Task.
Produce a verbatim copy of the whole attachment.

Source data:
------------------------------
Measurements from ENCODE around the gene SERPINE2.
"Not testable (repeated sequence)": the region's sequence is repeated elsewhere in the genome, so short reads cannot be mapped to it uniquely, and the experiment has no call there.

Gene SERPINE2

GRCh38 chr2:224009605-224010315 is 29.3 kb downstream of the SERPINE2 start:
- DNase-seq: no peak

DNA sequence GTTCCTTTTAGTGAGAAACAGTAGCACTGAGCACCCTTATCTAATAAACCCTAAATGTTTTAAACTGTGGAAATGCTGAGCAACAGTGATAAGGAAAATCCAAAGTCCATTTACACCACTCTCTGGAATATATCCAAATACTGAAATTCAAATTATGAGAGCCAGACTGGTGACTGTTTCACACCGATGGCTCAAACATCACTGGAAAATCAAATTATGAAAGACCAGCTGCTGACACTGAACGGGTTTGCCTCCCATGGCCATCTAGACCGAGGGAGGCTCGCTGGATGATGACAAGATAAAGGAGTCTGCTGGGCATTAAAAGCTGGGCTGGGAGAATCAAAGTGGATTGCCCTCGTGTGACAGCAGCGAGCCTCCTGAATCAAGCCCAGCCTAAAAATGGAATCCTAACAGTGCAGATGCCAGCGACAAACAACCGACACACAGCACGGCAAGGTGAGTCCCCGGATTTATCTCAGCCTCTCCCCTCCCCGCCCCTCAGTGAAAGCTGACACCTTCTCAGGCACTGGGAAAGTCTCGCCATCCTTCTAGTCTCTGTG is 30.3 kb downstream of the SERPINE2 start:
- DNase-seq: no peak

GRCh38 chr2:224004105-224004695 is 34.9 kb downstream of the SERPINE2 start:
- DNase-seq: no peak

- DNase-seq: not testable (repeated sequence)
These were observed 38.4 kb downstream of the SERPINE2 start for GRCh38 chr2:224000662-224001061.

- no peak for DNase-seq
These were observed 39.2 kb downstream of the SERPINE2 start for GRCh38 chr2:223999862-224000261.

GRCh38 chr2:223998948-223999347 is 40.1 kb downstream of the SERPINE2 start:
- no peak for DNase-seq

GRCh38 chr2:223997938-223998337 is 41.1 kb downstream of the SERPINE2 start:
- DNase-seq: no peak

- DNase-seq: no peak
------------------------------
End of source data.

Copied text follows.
Measurements from ENCODE around the gene SERPINE2.
"Not testable (repeated sequence)": the region's sequence is repeated elsewhere in the genome, so short reads cannot be mapped to it uniquely, and the experiment has no call there.

Gene SERPINE2

GRCh38 chr2:224009605-224010315 is 29.3 kb downstream of the SERPINE2 start:
- DNase-seq: no peak

DNA sequence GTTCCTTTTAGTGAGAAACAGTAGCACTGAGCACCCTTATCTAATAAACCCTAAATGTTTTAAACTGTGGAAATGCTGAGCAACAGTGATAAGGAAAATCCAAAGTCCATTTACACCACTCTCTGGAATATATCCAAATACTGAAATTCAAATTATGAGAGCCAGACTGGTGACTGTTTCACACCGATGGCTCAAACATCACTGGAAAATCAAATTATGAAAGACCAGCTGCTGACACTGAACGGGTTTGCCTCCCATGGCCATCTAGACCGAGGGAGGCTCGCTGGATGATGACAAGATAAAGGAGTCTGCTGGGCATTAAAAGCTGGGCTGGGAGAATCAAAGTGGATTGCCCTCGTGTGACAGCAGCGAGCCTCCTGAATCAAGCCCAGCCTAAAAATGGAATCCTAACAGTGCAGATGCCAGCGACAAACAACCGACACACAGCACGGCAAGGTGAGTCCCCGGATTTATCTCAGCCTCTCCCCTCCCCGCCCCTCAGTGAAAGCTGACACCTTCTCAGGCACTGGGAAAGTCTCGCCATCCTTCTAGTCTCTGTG is 30.3 kb downstream of the SERPINE2 start:
- DNase-seq: no peak

GRCh38 chr2:224004105-224004695 is 34.9 kb downstream of the SERPINE2 start:
- DNase-seq: no peak

- DNase-seq: not testable (repeated sequence)
These were observed 38.4 kb downstream of the SERPINE2 start for GRCh38 chr2:224000662-224001061.

- no peak for DNase-seq
These were observed 39.2 kb downstream of the SERPINE2 start for GRCh38 chr2:223999862-224000261.

GRCh38 chr2:223998948-223999347 is 40.1 kb downstream of the SERPINE2 start:
- no peak for DNase-seq

GRCh38 chr2:223997938-223998337 is 41.1 kb downstream of the SERPINE2 start:
- DNase-seq: no peak

- DNase-seq: no peak